The original round tower at Drumlane was made of wood but replaced with stone in the 12th century under the stewardship of Augustinian monks.
During the Middle Ages, the Drumlane estate was ruled by the O’Farrelly clan; today a medieval gravestone with intricate carvings is said to mark the burial place of a member of the family. The nearby church is the largest of the buildings to survive, but the monastery was far more extensive in its original form.
Drumlane Abbey was attacked and burned in 1261 by the O'Rourke family, then suppressed as part of the Reformation in the 16th century. Some of the lands were awarded to the O’Reilly clan by the English monarchy, but after the defeat of the rebellion of 1641, the land was farmed by planters.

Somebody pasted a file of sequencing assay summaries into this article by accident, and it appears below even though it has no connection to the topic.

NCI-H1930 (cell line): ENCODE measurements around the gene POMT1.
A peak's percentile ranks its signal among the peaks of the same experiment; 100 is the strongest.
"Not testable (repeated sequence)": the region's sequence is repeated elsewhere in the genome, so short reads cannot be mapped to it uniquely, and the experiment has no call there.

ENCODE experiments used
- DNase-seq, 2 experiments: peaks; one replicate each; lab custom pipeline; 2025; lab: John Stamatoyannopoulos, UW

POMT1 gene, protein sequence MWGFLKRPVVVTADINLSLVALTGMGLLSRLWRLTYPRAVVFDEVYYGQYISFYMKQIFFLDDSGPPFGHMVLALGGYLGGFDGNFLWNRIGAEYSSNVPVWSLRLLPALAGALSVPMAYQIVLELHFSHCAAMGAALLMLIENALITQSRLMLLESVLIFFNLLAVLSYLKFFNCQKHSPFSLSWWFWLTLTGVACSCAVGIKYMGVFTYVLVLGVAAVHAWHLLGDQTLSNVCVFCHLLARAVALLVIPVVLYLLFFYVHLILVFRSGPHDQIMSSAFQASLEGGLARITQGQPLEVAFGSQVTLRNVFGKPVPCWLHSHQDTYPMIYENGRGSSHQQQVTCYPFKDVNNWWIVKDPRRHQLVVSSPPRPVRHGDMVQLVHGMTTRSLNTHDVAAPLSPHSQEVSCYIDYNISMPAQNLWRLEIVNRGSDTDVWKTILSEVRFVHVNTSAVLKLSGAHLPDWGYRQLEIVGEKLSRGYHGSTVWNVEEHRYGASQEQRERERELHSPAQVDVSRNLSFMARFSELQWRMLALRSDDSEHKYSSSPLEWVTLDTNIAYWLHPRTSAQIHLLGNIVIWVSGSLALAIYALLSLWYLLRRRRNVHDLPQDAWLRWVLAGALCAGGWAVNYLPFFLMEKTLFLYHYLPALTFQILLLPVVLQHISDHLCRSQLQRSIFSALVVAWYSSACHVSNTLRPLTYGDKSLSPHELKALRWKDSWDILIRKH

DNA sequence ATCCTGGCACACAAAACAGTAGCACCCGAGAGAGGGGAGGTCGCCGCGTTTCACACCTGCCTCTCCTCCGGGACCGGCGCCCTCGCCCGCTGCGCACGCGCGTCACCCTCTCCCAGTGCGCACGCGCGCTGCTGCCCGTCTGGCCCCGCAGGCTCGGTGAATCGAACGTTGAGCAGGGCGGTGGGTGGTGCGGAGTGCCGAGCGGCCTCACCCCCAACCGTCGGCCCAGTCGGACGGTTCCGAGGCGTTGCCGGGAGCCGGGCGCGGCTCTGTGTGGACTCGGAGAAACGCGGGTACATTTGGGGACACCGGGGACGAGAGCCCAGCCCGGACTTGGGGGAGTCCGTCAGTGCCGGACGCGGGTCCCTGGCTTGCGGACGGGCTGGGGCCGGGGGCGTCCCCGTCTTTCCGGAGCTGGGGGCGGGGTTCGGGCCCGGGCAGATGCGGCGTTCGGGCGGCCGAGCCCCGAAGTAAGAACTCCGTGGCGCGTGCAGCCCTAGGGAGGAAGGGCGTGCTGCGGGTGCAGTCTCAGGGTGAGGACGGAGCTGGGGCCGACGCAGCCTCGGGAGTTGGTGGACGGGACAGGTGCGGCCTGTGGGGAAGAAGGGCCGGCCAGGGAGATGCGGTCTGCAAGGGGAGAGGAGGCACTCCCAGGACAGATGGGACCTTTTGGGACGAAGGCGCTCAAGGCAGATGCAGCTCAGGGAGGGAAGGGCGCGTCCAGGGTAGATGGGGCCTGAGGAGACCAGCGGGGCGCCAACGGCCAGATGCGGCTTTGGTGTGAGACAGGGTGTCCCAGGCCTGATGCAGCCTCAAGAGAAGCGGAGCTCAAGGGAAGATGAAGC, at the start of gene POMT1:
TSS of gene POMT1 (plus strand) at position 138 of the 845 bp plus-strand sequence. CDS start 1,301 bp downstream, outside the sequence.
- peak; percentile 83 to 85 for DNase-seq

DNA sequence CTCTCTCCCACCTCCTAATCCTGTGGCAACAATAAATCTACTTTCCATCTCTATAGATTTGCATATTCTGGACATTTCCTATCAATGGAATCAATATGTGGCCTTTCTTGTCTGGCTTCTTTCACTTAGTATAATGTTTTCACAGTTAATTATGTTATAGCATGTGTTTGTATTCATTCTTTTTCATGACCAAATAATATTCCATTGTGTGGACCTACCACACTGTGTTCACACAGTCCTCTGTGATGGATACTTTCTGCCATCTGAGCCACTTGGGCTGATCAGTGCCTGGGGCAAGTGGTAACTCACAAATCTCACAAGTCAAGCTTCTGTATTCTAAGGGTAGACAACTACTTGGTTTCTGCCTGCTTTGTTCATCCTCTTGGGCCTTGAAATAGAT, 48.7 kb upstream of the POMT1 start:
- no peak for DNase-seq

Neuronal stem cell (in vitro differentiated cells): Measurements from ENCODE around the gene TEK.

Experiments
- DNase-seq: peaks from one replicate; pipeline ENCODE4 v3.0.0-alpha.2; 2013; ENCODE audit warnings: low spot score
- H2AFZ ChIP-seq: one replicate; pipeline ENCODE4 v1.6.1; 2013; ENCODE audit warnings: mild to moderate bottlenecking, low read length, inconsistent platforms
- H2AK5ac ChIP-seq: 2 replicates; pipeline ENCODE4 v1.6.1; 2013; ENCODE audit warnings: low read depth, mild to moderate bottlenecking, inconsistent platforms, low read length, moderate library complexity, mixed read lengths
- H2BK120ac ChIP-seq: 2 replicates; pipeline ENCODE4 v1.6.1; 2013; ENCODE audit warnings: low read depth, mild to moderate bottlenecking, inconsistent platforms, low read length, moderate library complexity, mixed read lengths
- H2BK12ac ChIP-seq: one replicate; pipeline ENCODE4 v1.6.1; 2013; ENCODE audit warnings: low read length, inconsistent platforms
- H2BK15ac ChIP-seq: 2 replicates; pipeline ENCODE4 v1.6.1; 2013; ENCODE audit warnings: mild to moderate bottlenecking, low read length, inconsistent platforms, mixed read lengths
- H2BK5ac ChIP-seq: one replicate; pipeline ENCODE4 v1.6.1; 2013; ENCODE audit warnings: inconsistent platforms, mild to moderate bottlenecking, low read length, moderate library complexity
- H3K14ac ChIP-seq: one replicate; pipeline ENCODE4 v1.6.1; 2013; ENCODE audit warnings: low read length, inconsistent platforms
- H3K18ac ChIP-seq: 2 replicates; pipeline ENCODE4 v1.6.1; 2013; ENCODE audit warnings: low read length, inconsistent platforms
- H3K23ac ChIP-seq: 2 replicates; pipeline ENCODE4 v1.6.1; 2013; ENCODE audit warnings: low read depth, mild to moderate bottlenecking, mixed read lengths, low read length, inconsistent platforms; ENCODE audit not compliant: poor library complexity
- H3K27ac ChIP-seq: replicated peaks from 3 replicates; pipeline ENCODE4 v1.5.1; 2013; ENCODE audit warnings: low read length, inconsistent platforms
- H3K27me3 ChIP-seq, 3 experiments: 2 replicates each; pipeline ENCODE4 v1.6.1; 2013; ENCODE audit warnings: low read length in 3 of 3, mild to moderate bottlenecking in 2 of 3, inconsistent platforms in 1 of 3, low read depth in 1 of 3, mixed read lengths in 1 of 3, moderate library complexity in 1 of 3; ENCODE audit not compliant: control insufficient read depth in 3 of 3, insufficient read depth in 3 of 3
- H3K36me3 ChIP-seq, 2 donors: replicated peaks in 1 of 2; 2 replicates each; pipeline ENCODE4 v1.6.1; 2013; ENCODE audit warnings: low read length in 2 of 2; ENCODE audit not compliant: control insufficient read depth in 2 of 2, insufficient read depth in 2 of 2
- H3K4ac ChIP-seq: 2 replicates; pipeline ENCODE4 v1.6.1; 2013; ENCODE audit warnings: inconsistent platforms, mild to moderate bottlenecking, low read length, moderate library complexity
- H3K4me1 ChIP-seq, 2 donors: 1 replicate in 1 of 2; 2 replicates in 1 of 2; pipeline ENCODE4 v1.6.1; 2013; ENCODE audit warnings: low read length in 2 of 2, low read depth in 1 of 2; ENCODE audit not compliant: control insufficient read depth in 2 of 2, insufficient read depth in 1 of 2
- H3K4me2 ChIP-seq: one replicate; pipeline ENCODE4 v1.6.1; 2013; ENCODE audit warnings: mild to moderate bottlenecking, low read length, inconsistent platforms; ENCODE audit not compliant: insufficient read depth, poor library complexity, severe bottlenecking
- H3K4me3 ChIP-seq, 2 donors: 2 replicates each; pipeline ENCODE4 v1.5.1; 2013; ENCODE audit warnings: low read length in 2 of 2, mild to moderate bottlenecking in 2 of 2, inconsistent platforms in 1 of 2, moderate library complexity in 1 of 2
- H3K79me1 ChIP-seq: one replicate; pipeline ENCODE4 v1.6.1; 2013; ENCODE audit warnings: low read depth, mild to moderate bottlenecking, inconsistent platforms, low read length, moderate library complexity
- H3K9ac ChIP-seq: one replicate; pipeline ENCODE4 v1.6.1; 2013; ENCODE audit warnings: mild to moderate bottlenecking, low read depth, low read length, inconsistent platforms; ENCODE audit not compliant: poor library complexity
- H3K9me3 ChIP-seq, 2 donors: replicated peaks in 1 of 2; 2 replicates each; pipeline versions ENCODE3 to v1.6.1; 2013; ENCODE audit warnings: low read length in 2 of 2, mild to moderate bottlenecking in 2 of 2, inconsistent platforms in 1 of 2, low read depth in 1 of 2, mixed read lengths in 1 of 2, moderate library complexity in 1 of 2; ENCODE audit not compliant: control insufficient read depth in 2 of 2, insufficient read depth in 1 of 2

The round tower is the most distinguished part of the estate. A tall, circular stone structure, it remains the only surviving round tower in the Diocese of Kilmore. Round towers are of Christian origin and were erected at various periods between the 5th and 13th centuries to serve as places of refuge in which valuable relics and manuscripts were hidden during attacks. The entrance to the tower at Drumlane is about nine feet above the ground.
Drumlane Abbey overlooks the glorious Garfinny Lough and provides breathtaking views over the lake. Swans and whooping cranes abound in this peaceful lakeside setting.
Visit Drumlane Abbey to find a wonderful natural retreat and the perfect place in which to spend a tranquil morning.
The glorious Garfinny Lough beside the Abbey provides breath taking views over the lake. Swans and whooping cranes abound in this peaceful lakeside setting.